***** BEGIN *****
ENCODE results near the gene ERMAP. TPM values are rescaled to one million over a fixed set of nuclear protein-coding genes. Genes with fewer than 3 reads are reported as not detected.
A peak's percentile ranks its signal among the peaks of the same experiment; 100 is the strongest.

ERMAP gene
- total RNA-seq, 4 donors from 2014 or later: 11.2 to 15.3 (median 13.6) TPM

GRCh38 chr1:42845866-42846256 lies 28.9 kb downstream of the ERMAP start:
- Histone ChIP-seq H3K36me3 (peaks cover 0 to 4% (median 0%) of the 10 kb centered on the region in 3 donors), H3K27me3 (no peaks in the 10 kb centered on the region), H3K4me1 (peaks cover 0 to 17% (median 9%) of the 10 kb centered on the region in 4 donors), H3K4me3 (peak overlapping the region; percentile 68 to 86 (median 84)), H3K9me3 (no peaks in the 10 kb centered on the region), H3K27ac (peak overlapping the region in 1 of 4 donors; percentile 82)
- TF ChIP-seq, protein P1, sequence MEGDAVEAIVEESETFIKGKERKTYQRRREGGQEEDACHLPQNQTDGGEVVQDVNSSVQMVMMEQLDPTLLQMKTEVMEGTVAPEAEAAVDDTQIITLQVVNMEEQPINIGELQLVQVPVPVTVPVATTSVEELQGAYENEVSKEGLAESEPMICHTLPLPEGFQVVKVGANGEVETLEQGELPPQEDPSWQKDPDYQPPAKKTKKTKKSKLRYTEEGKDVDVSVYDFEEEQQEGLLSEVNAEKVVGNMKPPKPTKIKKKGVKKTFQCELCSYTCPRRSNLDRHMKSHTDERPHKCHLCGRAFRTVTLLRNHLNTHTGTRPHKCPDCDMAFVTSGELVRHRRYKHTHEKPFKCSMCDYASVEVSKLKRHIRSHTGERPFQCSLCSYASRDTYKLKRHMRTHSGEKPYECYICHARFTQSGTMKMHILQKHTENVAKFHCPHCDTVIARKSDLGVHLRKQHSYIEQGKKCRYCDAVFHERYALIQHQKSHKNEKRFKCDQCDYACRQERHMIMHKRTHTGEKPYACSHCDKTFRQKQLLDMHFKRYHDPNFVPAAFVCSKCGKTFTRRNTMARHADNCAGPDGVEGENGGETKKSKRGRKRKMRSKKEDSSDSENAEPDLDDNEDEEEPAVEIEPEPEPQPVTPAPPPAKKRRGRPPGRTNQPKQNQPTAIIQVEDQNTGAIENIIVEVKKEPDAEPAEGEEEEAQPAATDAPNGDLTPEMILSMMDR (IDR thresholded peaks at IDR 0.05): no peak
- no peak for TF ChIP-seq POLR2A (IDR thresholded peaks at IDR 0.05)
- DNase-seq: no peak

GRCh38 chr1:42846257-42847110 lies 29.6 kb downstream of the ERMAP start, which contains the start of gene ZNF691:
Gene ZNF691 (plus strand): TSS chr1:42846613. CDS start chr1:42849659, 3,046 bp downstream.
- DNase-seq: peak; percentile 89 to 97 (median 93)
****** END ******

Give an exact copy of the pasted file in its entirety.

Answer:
ENCODE results near the gene ERMAP. TPM values are rescaled to one million over a fixed set of nuclear protein-coding genes. Genes with fewer than 3 reads are reported as not detected.
A peak's percentile ranks its signal among the peaks of the same experiment; 100 is the strongest.

ERMAP gene
- total RNA-seq, 4 donors from 2014 or later: 11.2 to 15.3 (median 13.6) TPM

GRCh38 chr1:42845866-42846256 lies 28.9 kb downstream of the ERMAP start:
- Histone ChIP-seq H3K36me3 (peaks cover 0 to 4% (median 0%) of the 10 kb centered on the region in 3 donors), H3K27me3 (no peaks in the 10 kb centered on the region), H3K4me1 (peaks cover 0 to 17% (median 9%) of the 10 kb centered on the region in 4 donors), H3K4me3 (peak overlapping the region; percentile 68 to 86 (median 84)), H3K9me3 (no peaks in the 10 kb centered on the region), H3K27ac (peak overlapping the region in 1 of 4 donors; percentile 82)
- TF ChIP-seq, protein P1, sequence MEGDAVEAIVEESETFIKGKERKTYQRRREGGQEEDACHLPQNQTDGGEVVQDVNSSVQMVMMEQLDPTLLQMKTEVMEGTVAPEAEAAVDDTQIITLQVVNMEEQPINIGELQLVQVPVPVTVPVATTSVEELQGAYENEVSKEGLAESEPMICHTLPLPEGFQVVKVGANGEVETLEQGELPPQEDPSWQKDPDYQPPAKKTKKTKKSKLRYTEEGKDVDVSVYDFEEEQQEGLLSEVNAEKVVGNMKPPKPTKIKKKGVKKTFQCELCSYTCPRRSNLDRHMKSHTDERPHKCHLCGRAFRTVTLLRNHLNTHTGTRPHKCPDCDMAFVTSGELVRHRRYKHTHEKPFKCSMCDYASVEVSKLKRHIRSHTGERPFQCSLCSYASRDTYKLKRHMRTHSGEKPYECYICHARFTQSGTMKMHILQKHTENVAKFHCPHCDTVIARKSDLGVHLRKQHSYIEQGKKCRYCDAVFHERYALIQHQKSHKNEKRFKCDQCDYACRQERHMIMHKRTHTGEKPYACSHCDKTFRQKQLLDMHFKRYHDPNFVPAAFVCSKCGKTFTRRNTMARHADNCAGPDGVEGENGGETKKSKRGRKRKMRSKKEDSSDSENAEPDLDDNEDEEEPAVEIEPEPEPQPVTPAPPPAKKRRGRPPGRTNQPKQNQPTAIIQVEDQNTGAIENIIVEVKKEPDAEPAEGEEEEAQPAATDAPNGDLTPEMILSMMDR (IDR thresholded peaks at IDR 0.05): no peak
- no peak for TF ChIP-seq POLR2A (IDR thresholded peaks at IDR 0.05)
- DNase-seq: no peak

GRCh38 chr1:42846257-42847110 lies 29.6 kb downstream of the ERMAP start, which contains the start of gene ZNF691:
Gene ZNF691 (plus strand): TSS chr1:42846613. CDS start chr1:42849659, 3,046 bp downstream.
- DNase-seq: peak; percentile 89 to 97 (median 93)